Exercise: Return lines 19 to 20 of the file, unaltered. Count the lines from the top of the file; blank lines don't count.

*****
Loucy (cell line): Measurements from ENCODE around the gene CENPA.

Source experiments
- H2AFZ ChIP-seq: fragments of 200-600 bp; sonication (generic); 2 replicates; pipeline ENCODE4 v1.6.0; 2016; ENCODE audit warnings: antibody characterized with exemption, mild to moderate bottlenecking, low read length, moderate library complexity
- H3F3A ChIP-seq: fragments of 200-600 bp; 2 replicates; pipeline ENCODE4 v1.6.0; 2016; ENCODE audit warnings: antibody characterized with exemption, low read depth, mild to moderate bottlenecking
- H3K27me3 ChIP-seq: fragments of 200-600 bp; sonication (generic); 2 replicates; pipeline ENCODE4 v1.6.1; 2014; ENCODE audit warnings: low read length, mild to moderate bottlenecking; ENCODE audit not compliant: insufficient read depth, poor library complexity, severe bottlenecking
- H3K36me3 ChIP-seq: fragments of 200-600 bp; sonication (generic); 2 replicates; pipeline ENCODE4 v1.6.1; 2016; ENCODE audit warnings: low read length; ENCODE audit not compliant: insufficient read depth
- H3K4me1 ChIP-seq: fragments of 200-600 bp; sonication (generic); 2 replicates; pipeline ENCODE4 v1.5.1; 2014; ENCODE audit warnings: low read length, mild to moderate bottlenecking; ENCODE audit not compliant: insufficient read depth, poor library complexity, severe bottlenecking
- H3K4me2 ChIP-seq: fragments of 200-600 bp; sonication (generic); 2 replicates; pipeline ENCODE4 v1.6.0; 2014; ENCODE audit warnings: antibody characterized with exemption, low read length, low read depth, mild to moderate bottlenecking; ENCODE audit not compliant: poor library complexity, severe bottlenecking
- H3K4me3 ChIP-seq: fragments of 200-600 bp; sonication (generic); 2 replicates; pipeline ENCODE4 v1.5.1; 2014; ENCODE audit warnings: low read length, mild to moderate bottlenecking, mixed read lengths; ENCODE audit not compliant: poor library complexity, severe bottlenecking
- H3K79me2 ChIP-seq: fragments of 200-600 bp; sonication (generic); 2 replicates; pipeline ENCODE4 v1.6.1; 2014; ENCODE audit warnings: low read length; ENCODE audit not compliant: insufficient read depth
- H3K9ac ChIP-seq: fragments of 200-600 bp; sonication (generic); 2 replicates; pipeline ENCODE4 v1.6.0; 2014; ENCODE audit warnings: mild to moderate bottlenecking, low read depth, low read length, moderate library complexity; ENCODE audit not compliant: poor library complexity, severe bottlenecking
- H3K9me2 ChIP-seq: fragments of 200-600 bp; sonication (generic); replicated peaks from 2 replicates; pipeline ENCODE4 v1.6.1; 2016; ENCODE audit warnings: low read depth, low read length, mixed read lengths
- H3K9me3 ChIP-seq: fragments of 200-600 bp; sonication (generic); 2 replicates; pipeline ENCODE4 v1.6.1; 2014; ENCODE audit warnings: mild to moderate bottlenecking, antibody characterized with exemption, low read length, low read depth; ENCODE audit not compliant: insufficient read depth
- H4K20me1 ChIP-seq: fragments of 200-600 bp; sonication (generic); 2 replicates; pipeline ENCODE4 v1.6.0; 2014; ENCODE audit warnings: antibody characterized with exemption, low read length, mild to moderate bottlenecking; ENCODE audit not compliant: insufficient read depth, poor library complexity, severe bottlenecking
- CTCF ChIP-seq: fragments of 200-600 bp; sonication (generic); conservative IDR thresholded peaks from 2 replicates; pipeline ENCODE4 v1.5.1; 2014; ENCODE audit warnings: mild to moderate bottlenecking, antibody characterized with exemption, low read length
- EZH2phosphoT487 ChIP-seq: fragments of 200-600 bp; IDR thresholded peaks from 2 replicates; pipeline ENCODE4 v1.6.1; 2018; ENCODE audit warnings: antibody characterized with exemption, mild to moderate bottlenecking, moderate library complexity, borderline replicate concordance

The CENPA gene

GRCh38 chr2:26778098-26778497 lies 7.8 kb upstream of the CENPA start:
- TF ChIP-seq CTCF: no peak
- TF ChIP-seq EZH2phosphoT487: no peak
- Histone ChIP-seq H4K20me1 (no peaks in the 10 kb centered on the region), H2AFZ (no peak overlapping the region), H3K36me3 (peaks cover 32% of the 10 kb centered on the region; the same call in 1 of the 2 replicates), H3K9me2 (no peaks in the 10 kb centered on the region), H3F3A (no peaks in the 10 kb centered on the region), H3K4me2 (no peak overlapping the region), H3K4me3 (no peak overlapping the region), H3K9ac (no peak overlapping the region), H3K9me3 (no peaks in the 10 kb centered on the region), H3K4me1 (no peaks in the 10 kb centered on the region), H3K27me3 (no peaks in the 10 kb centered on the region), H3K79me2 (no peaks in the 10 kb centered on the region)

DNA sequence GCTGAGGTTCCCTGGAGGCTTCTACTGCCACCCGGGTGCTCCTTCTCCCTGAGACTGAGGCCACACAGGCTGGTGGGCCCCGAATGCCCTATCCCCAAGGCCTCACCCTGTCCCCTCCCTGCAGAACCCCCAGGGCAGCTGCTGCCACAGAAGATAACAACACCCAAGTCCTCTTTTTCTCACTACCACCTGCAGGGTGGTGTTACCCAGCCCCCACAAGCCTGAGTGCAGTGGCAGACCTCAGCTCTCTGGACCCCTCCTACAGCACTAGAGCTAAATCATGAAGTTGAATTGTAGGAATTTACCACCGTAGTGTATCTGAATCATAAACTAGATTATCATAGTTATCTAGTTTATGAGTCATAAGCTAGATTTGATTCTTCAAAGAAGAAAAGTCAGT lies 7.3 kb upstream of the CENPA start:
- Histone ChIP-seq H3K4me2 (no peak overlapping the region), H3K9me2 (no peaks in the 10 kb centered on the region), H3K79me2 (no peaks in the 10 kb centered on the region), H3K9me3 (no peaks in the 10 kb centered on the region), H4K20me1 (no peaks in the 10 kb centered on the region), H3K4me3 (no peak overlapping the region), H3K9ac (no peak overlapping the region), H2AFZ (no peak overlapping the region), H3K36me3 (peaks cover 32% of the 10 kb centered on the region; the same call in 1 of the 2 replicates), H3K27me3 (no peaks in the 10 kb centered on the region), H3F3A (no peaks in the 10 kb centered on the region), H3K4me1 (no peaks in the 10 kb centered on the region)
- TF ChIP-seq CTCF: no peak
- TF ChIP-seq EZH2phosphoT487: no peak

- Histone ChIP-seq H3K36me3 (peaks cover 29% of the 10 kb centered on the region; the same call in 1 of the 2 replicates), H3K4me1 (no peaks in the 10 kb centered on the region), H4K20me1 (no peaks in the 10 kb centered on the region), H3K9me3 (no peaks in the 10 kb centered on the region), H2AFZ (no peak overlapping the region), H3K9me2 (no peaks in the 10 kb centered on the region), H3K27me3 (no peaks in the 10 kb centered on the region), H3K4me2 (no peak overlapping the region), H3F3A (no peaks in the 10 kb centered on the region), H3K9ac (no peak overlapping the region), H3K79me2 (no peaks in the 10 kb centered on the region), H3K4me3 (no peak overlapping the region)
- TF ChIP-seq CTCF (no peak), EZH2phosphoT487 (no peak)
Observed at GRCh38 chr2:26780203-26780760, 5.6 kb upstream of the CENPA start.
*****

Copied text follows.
- TF ChIP-seq CTCF: no peak
- TF ChIP-seq EZH2phosphoT487: no peak